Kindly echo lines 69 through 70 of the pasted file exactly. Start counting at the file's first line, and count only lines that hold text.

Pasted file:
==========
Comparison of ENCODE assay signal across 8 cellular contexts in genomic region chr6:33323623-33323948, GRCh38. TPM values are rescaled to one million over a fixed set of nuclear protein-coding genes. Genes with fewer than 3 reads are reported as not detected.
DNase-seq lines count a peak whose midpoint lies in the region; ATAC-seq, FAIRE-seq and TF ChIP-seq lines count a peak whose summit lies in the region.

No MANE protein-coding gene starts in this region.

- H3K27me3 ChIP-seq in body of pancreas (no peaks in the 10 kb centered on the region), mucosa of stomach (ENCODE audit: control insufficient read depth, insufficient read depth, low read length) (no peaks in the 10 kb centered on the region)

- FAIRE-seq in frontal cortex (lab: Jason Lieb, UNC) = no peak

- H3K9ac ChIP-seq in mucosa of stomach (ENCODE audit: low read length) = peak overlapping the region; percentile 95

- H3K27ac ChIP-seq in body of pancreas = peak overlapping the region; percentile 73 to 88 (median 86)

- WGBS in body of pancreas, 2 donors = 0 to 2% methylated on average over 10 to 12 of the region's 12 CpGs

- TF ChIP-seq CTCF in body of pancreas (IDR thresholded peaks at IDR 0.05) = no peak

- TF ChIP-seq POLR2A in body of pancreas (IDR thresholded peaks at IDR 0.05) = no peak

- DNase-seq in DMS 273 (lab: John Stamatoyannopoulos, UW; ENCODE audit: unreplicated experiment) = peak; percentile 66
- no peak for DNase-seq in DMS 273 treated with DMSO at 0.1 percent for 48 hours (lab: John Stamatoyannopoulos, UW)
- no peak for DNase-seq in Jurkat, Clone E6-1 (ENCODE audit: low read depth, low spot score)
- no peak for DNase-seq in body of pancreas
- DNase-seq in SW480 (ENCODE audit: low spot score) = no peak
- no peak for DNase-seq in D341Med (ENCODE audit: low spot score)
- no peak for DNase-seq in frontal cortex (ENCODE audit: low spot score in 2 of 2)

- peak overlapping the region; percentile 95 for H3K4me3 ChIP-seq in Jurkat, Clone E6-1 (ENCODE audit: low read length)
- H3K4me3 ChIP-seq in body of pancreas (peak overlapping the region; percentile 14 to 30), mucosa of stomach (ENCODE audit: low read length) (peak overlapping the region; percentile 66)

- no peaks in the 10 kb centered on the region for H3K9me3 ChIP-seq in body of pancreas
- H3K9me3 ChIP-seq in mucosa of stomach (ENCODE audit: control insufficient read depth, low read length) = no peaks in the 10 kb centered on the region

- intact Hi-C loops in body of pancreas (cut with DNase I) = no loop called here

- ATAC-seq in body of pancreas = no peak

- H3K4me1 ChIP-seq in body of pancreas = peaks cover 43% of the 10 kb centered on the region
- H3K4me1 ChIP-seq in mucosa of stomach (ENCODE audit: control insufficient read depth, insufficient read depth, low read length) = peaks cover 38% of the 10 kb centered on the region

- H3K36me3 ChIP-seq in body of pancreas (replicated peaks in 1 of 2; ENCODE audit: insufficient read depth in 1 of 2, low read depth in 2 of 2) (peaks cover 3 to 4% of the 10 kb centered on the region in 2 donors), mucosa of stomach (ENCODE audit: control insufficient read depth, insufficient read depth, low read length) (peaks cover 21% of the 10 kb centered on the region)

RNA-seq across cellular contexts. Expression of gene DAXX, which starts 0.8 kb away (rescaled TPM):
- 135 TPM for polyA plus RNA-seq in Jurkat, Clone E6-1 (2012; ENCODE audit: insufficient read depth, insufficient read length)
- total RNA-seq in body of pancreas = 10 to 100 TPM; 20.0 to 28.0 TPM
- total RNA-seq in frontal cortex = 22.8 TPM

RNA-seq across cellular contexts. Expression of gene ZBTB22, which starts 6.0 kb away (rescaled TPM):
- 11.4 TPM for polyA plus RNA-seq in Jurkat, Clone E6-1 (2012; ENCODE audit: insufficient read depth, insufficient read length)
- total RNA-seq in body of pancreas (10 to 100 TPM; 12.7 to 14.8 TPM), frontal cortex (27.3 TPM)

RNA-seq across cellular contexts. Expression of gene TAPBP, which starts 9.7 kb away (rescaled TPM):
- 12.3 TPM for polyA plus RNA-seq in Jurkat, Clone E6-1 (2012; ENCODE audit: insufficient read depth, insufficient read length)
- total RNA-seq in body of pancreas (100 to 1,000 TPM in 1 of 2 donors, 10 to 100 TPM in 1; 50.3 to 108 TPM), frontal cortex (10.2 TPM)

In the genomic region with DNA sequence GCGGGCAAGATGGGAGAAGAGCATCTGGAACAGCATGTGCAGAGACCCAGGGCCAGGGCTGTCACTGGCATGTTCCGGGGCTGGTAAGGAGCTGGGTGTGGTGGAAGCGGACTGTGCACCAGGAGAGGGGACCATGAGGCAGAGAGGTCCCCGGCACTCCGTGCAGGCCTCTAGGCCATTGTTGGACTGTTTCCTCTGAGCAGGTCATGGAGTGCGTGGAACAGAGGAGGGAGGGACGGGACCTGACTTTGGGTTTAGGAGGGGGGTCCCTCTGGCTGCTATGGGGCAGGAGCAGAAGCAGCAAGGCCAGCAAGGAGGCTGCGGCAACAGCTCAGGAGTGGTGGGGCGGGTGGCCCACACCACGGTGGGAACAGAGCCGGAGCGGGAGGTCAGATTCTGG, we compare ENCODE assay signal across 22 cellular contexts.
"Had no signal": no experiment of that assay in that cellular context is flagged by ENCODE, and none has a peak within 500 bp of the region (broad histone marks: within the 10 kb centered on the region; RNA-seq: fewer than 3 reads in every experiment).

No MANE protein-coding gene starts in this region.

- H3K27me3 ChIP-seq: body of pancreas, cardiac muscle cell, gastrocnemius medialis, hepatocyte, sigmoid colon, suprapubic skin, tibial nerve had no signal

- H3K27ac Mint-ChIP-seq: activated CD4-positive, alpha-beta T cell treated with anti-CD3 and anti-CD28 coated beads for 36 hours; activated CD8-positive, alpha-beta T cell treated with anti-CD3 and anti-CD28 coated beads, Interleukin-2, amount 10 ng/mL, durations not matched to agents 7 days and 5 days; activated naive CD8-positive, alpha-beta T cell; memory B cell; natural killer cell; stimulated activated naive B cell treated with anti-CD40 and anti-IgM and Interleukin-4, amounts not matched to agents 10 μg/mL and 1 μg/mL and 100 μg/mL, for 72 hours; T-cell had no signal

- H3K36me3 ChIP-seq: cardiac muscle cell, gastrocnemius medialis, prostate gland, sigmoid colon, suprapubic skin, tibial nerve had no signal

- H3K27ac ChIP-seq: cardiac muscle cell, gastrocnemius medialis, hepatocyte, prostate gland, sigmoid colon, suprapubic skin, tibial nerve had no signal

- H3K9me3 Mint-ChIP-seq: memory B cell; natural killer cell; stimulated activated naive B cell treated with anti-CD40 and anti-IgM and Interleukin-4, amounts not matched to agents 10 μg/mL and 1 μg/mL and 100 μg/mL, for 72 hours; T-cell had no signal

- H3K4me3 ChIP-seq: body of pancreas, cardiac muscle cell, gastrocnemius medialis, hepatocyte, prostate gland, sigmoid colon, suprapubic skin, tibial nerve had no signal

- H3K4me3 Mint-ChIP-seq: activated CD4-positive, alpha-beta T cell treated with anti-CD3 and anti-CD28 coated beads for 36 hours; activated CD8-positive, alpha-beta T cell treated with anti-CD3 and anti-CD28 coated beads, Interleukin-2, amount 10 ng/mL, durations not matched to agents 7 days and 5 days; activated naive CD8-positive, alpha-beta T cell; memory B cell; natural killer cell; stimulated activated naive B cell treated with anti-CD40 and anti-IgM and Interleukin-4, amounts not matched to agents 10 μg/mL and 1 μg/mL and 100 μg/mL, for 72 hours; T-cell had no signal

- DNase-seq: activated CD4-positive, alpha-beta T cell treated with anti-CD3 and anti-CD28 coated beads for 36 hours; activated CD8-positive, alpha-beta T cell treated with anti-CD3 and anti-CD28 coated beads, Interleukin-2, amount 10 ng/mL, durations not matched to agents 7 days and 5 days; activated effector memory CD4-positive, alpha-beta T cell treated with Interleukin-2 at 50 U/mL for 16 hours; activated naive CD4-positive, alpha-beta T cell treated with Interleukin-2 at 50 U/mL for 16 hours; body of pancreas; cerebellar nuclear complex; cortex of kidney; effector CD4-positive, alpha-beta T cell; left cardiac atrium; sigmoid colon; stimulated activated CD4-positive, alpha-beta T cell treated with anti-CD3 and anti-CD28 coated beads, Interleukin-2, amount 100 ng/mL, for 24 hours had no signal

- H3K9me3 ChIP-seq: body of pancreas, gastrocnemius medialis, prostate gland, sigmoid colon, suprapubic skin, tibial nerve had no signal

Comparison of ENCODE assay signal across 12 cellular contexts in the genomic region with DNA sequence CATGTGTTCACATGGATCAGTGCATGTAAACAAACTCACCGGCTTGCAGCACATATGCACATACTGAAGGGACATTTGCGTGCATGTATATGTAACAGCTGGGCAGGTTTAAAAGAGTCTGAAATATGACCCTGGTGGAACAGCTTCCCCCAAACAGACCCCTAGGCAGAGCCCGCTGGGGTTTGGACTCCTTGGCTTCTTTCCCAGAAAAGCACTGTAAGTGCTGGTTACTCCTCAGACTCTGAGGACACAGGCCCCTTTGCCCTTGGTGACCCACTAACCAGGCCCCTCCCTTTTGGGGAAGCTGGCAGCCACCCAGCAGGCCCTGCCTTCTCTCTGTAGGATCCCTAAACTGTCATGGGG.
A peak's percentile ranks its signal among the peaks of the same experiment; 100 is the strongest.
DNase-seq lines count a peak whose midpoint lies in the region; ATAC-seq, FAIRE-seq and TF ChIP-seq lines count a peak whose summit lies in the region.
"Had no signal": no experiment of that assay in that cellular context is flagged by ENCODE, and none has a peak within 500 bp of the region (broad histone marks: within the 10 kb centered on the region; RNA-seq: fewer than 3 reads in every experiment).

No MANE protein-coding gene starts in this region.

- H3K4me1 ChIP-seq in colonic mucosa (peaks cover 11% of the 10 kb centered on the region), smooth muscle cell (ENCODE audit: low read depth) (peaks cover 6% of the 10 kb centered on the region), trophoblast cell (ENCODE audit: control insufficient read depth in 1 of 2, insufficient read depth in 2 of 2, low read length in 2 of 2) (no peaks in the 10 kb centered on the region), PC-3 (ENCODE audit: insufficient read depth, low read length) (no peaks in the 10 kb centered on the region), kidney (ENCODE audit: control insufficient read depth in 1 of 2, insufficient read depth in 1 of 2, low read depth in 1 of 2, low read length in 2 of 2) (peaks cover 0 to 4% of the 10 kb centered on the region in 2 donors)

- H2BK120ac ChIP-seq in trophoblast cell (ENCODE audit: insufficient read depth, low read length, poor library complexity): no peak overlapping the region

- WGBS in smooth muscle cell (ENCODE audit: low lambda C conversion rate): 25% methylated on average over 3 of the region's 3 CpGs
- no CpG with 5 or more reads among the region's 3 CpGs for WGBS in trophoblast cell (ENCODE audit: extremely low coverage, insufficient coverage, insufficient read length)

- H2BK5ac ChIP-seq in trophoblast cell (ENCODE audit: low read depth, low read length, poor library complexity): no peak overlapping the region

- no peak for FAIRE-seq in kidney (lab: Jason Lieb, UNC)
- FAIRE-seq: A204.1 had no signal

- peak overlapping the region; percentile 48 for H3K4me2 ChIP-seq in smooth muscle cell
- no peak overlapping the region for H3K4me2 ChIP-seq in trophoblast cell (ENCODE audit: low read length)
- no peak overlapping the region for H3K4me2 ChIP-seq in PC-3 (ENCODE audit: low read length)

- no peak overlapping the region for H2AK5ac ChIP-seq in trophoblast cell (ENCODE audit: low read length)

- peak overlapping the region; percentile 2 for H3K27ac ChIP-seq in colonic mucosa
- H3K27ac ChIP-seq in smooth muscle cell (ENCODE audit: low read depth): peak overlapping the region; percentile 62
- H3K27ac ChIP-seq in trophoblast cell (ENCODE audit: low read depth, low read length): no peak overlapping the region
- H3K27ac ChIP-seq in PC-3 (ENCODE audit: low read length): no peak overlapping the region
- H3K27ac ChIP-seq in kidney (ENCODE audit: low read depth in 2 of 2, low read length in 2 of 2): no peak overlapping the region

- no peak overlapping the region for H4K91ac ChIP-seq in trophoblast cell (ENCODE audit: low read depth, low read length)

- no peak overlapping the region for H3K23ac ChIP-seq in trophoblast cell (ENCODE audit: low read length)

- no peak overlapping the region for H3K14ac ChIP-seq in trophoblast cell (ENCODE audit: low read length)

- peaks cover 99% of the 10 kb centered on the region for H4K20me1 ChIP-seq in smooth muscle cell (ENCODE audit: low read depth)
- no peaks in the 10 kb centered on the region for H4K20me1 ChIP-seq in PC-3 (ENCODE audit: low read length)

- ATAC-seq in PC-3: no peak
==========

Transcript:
- H3K27ac ChIP-seq in kidney (ENCODE audit: low read depth in 2 of 2, low read length in 2 of 2): no peak overlapping the region

- no peak overlapping the region for H4K91ac ChIP-seq in trophoblast cell (ENCODE audit: low read depth, low read length)